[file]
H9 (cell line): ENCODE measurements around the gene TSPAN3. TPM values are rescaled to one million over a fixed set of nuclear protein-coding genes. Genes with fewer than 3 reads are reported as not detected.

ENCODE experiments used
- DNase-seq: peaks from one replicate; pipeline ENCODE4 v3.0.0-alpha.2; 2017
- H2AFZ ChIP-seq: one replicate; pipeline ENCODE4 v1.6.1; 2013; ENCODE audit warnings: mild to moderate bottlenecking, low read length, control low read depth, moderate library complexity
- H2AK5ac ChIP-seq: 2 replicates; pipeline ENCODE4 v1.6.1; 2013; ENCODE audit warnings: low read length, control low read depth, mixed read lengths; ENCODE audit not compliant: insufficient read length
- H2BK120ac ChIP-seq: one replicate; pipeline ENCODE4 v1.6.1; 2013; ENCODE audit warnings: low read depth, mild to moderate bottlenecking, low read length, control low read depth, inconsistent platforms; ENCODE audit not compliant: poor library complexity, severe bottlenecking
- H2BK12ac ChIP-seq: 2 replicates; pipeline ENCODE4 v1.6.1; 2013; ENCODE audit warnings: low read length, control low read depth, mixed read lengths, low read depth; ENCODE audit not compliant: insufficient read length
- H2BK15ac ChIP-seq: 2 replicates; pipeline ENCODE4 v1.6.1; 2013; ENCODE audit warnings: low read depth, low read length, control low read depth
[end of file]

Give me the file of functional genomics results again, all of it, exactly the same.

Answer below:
H9 (cell line): ENCODE measurements around the gene TSPAN3. TPM values are rescaled to one million over a fixed set of nuclear protein-coding genes. Genes with fewer than 3 reads are reported as not detected.

ENCODE experiments used
- DNase-seq: peaks from one replicate; pipeline ENCODE4 v3.0.0-alpha.2; 2017
- H2AFZ ChIP-seq: one replicate; pipeline ENCODE4 v1.6.1; 2013; ENCODE audit warnings: mild to moderate bottlenecking, low read length, control low read depth, moderate library complexity
- H2AK5ac ChIP-seq: 2 replicates; pipeline ENCODE4 v1.6.1; 2013; ENCODE audit warnings: low read length, control low read depth, mixed read lengths; ENCODE audit not compliant: insufficient read length
- H2BK120ac ChIP-seq: one replicate; pipeline ENCODE4 v1.6.1; 2013; ENCODE audit warnings: low read depth, mild to moderate bottlenecking, low read length, control low read depth, inconsistent platforms; ENCODE audit not compliant: poor library complexity, severe bottlenecking
- H2BK12ac ChIP-seq: 2 replicates; pipeline ENCODE4 v1.6.1; 2013; ENCODE audit warnings: low read length, control low read depth, mixed read lengths, low read depth; ENCODE audit not compliant: insufficient read length
- H2BK15ac ChIP-seq: 2 replicates; pipeline ENCODE4 v1.6.1; 2013; ENCODE audit warnings: low read depth, low read length, control low read depth